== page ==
Tuesday, May 21, 2024

1 gigabit speeds on DSL possible by 2016

Last updated on November 1st, 2014 at 10:44 pm

DSL (Digital subscriber line), one of the initial technologies that heralded the era of high-speed Internet, is set to leap into the future, with Broadcom announcing a new technology that will allow speeds of 1 gigabit per second through DSL.

That increase is about 1,000 times the data-transfer speed the technology offered when it debuted in the late 1990s.

The announcement was made at the Broadband World Forum 2014 in Amsterdam on October 21, 2014. The technology is known as G.fast, a standard from the International Telecommunication Union, in which fiber optic cables carry data close to residences, from where copper cables carry the data into homes. The advantage of this technology over pure fiber optic networks is that a lot of the copper has already been laid, providing major savings in time and investment.

G.fast is also being tested by China-based Triductor Technology and Israeli startup Sckipio. The technology should be available in homes by 2016.
“Broadcom is combining the best-in-class ADSL/VDSL/Vectoring and advanced application capabilities of the BCM63138 with the new G.fast DSL standard to deliver the ultimate performance in multi-service, multimedia home gateway solutions,” said Greg Fischer, Broadcom Senior Vice President and General Manager, Broadband Carrier Access. “Service providers and carriers looking to deploy G.fast solutions in early 2015 can leverage this compatible design to easily upgrade to even higher bandwidth data rates for Internet Protocol Television (IPTV) and Gigabit-class broadband service offerings,” he added at the forum.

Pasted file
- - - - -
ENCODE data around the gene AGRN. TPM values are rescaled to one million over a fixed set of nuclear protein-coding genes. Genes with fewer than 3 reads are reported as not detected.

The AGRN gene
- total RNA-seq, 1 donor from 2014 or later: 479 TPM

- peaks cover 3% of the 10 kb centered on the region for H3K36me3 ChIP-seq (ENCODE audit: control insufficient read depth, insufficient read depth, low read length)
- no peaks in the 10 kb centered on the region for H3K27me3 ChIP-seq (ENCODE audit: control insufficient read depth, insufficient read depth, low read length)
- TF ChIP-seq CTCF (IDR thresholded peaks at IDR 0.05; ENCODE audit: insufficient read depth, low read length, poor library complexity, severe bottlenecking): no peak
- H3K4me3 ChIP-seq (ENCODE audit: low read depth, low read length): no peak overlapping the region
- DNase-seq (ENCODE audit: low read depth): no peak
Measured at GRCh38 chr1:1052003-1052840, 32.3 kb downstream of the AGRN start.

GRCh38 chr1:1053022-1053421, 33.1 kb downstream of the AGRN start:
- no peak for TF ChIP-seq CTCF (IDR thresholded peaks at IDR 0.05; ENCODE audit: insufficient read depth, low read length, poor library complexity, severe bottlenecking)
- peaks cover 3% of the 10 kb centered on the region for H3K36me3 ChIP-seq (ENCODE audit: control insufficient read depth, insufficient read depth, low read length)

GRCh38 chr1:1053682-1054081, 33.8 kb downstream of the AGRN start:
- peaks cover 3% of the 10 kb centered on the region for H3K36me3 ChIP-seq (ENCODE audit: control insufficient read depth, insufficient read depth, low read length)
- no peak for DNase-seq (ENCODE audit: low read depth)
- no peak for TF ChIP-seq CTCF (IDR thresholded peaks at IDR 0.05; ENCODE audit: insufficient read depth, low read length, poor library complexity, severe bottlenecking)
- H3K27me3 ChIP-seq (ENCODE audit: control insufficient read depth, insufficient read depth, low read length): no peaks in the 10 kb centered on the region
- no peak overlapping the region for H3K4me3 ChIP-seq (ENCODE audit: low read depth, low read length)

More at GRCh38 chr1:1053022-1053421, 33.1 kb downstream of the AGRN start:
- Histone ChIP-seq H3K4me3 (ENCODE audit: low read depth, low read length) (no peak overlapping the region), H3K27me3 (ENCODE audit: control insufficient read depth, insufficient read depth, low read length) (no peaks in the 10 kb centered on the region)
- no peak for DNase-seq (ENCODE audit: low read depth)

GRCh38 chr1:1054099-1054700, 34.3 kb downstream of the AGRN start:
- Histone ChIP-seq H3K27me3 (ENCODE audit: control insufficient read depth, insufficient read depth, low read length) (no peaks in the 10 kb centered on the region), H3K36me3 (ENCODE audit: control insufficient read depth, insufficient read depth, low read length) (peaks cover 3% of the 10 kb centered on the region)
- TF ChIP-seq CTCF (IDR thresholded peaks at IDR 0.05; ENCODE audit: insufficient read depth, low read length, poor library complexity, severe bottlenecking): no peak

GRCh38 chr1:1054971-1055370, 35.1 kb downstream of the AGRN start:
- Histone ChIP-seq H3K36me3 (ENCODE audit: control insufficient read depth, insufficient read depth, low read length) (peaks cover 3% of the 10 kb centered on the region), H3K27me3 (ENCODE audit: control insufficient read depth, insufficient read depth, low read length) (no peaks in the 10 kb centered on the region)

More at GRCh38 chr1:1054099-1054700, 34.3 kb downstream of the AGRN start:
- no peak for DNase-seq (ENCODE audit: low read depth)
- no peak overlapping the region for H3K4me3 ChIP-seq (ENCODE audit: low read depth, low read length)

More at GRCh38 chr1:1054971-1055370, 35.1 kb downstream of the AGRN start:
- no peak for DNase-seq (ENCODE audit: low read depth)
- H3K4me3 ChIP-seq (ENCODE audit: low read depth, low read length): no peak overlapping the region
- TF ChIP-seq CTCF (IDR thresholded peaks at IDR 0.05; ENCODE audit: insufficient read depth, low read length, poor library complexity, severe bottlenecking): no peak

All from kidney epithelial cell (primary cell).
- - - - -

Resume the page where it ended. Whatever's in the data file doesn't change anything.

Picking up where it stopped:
There were 422 million DSL subscribers globally in 2013, and this number is expected to rise to 480 million by 2018.

This announcement could be the boost that DSL needs to stay ahead of cable companies in the near future. According to Kamalini Ganguly, analyst at IT and telecom market research firm Ovum, “In many countries, doing nothing is not an option any more in my opinion,” Ganguly said. “In particular, this is true where there is significant coverage and competition from cable companies, who I expect to be embarking on another upgrade over the next few years that will enable them to support 1Gbps services….We are also likely to see some fiber to the home.”

However high-speed DSL networks may still have downsides. Gigabit speeds can only be practical over short distances between broadband providers’ fiber node and the customer. Longer distances lead to degradation in signal quality. BT, the British multinational telecommunications company, has stated that it tested speeds of 786 Mbps over 19 meters of copper and 696 Mbps over 66 meters.

Photo via Flickr user dkpto


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